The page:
FacebookTwitterGoogle+RedditEmail

What I’m Listening to This Week

 

Curtis Salgado: Strong Satisfaction (Shanachie)

The best bluesinger on the West Coast got crushing news this week when doctors informed Curtis Salgado that he cancer has invaded his liver. While Curtis awaits a liver transplant in Eugene, its time to get reacquainted with his stunning body of work. There’s no better introduction to Salgado than “Strong Satisfaction”, a deeply grooved blend of blues and soul, where Curtis does his Al Green thing and does it damn good, too. Godspeed, bro.

Rosie Ledet: It’s a Groove Thing! (Maison de Soul)

I made a cursory examination of the performers slated for JazzFest this year and couldn’t find the young zydeco phenom Rosie Ledet anywhere on the list. She probably got booted to make room for Springsteen and his brass band and all the other musical carpetbaggers descending on the ruins New Orleans. That’s okay. Most of the best music during JazzFest weekends is performed at the local clubs, such as the Rock’n’ Bowl, which is immortalized by Ledet in her stomping song “String Beans at the Rock’n’ Bowl.” This is joyous music that infuses traditional zydeco with southern soul.

Nicholas Payton: Sonic Trance (Warner Brothers)

After his two sizzling tributes to Louis Armstrong, Gumbo Nouveau and Dear Louis, the hot young New Orleans trumpeter Nicholas Payton was written off by many jazz snobs as yet another W. Marsalis-like neo-traditionalist. Boy, did they miss the mark. Sonic Trance is jazz at its most surreal and riskiest, a challenging melange of electronica, hip-hop, reggae dubs (Fred Gardner please take note of “Cannabis Leaf Rag No. 1”) and acid jazz. Payton proves here that could easily have won first trumpet chair in Sun Ra’s Archestra.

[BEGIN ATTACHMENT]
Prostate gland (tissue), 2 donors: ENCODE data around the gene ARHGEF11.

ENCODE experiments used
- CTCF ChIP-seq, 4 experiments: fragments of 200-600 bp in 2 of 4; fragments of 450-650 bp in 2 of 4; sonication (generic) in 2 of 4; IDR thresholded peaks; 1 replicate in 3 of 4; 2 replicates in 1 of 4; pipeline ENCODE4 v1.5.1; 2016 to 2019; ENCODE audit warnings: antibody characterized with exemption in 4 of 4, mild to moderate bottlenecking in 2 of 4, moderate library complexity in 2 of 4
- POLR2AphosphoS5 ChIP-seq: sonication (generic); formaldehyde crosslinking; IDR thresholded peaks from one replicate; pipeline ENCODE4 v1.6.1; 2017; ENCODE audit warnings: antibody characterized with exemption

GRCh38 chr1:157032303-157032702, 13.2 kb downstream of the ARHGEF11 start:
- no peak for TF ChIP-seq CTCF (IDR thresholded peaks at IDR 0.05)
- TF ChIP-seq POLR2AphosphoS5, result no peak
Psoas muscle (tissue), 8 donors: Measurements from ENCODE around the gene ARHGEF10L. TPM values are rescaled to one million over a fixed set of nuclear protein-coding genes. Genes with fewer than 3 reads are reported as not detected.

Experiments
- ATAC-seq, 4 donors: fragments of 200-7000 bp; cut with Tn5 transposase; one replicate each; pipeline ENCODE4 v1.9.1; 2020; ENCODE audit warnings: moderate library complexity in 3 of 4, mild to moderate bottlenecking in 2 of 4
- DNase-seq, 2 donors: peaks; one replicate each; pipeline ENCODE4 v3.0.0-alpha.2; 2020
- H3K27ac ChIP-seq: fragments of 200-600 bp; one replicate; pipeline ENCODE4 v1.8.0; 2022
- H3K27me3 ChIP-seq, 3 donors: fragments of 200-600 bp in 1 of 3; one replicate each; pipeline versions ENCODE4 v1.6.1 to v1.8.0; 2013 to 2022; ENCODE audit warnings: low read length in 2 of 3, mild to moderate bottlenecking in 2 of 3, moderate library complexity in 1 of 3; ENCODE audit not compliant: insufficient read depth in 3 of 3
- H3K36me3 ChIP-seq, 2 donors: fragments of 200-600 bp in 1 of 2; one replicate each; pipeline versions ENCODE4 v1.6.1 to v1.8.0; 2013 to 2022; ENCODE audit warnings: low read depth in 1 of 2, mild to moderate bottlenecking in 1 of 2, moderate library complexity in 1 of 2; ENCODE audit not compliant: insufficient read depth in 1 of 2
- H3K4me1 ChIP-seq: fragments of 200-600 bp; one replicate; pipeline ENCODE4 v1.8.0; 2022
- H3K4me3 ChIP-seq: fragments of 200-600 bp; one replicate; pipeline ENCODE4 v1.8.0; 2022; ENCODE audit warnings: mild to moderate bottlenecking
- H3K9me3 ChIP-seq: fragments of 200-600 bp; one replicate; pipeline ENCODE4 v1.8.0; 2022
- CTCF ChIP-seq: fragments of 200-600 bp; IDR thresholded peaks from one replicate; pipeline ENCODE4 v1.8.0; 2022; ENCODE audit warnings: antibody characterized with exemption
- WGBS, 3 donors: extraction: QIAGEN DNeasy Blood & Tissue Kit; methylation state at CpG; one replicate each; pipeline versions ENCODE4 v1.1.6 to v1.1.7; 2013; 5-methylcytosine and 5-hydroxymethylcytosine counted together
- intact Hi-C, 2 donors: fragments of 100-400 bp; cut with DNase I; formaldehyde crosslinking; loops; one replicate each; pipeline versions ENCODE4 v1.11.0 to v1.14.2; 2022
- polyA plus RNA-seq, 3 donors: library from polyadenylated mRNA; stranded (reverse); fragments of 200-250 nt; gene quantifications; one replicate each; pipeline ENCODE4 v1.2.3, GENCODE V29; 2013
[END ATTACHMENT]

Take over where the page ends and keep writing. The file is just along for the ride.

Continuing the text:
Earl Bostic: Flamingo (Proper Pairs)

These days the place you’re most likely to hear the great Earl Bostic is by tuning in the Mystery Channel and watching those sleazy Mike Hammer movies with the cokehead Stacey Keach, which uses as its theme song Bostic’s haunting cover of the Earl Haggen-penned “Harlem Nocturne”. That’s too bad, because Bostic, born in Tulsa in 1913, was without question the most influential saxplayer in R&B. His fat and driving sax sound, which broke onto the scene with his bopping cover of Ellington’s “Flamingo”, shaped the music of musicians as varied as Blood Sweat and Tears, James Brown, Clarence Clemons and the horn charts of the Rolling Stones. The Coltrane of early rock and roll.

John Prine: In Spite of Ourselves (Oh Boy)

Prine breathes new life into a long dead format: the country duet. He croaks out these pun-saturated honkey-tonk standards with a glamour roll of singers from Nashville’s past and present, from Connie Smith and Melba Montgomery to Patty Loveless and Trisha Yearwood. But the highlight of the set is Prine’s duet with Iris Dement on his own song, “In Spite of Ourselves.” Dement and Prine may have the most recognizable and idiosyncratic voices in folk music and they collide here in a kind of comical collage. Perhaps only Iris Dement could get away with the following couplet: “He ain’t got laid in a month of Sundays. I caught him once sniffin’ my undies.” One of my favorite records in the last decade.

JEFFREY ST. CLAIR’s music writings (as well as CPers Ron Jacobs, David Vest and Daniel Wolff) can be found in Serpents in the Garden. He can be reached at: sitka@comcast.net.